People Who Self-Censor Opinions Also Avoid Public Politics

Oct 11, 2006

Americans who are reluctant to openly express their opinions when they believe others disagree also tend to avoid publicly visible political activity, such as working for a political campaign or circulating petitions, a new study shows.

The results suggest that today's divisive political environment may make some citizens unwilling to participate publicly in the democratic process. Although this idea is not by itself new, the study is one of the few that links reduced participation to individual differences such as personality.

“In a polarized, hostile political climate some people decide not to participate because they're afraid of the social ramifications of doing anything that might reveal their opinion to others,” said Andrew Hayes, co-author of the study and assistant professor of communication at Ohio State University.

While many studies have examined why citizens do or don't participate in the political process, Hayes said few have connected the decision to people's everyday lives with friends and neighbors.

“Some people may be uncomfortable expressing an opinion, such as putting up a lawn sign for a candidate, when they know or speculate that their neighbors have a different political position,” Hayes said.

“They interact with their neighbors everyday, and don't want to feel awkward, so some decide just to refrain from those types of political participation that make their opinions visible.”

Hayes conducted the study with Michael Huge, a graduate student at Ohio State, and Dietram Scheufele, professor of journalism and mass communication at the University of Wisconsin. They published their results in the September 2006 issue of the journal Political Behavior.

Hayes has linked a reluctance to participate in political activities to a concept he calls “willingness to self-censor.” He and several colleagues developed a self-report measure of how likely people are to keep silent about their views if they believe others around them will disagree, research published in the International Journal of Public Opinion Research last year.

The measure asks people how much they agree with statements like “It is difficult for me to express my opinion if I think others won't agree with what I say,” and “There have been many times when I thought others around me were wrong but I didn't let them know.”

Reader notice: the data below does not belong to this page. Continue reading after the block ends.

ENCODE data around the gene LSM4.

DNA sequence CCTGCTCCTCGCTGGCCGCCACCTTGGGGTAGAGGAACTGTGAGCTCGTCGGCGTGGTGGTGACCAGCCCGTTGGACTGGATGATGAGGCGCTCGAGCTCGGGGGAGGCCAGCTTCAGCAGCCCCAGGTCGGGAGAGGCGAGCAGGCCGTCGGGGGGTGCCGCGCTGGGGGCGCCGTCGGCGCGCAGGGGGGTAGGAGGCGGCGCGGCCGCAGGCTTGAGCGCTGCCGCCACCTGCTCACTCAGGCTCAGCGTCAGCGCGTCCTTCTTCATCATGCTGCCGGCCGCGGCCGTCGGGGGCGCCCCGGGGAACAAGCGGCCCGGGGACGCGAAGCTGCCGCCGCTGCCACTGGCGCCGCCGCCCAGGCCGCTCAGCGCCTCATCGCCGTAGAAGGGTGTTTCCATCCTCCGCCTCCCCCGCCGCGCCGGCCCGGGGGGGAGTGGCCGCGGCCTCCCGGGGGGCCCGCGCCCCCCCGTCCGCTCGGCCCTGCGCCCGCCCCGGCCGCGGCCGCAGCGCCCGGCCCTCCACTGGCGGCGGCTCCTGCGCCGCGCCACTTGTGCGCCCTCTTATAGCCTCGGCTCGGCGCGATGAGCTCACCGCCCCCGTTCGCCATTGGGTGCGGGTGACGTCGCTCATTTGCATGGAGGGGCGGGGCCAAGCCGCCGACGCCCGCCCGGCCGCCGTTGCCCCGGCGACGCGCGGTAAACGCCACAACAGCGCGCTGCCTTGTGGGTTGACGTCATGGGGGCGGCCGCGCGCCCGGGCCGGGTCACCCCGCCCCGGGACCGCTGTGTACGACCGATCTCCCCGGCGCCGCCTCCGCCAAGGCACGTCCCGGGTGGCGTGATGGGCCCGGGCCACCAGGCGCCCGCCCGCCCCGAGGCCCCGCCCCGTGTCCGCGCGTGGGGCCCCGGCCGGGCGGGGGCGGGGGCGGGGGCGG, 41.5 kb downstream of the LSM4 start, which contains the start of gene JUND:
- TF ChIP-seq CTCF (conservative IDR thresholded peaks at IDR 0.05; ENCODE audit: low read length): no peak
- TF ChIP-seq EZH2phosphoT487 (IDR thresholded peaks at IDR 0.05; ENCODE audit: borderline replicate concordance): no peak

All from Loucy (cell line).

How many people are willing to self-censor their views? Hayes said with a measure like the willingness to self-censor scale, there are no neat divisions between those who are willing to self-censor and those who aren't. But based on data available, he estimates about one-quarter of Americans would generally keep silent in situations where they feel others may disagree with their opinions. There are many motivations for such self-censorship, such as fear of social rejection, lack of confidence in one's convictions, avoiding arguments, or simple politeness.

In this new study, Hayes and his colleagues investigated whether people who scored relatively high on willingness to self censor were also less likely to take part in public political activities.

The researchers conducted telephone interviews with 781 people from around the country. The participants were asked if, during the past two years, they had attended a meeting related to politics, written a letter to a newspaper editor or called into a public affairs radio talk show, circulated a petition for a candidate or issue, worked for a political campaign, contacted a public official, raised funds or contributed money to a political candidate or organization, or persuaded someone to vote for or against a particular political candidate.

Results showed that participants who scored relatively high in a tendency to self-censor were also less likely to engage in these public political activities, Hayes said.

This was true even though the researchers took into account a wide variety of other factors that may affect political participation, including interest in politics, political ideology, attention to political news, shyness, and participants' belief that they had political power.

The researchers also accounted for demographic factors such as age, sex, education and ethnicity.

“People who don't want to express their opinions in a hostile environment also engage in fewer political activities that may open their opinion to public view and scrutiny,” Hayes said.

These days, even political activities that may have once been private are now public – such as donations to political candidates and issues.

“You can go online and find out a lot about how your neighbors have donated to various political causes,” Hayes said.

While this study shows self-censors are less likely to participate publicly in politics, that doesn't mean they are less likely to vote, he said. Because voting is private, there are no significant social costs of voting differently from those around you.

People who are willing to censor themselves would tend to avoid political participation in many situations, Hayes said. But such avoidance may be particularly strong in today's harsh political climate.

“The more political polarization there is, the greater the potential for conflict, so the risk is higher,” Hayes said. “Self-censors may be particularly reluctant to participate when there's so much disagreement over political issues.”

However, he said the local political climate for individuals may be more important than the national climate. Self-censors probably are more concerned about how their opinions will be viewed by their immediate friends, neighbors and co-workers they see every day.

Hayes said he plans to continue this work by studying how political climates at the community and neighborhood level affect self-censorship through nonparticipation in publicly visible forms of political activity.

Source: Ohio State University

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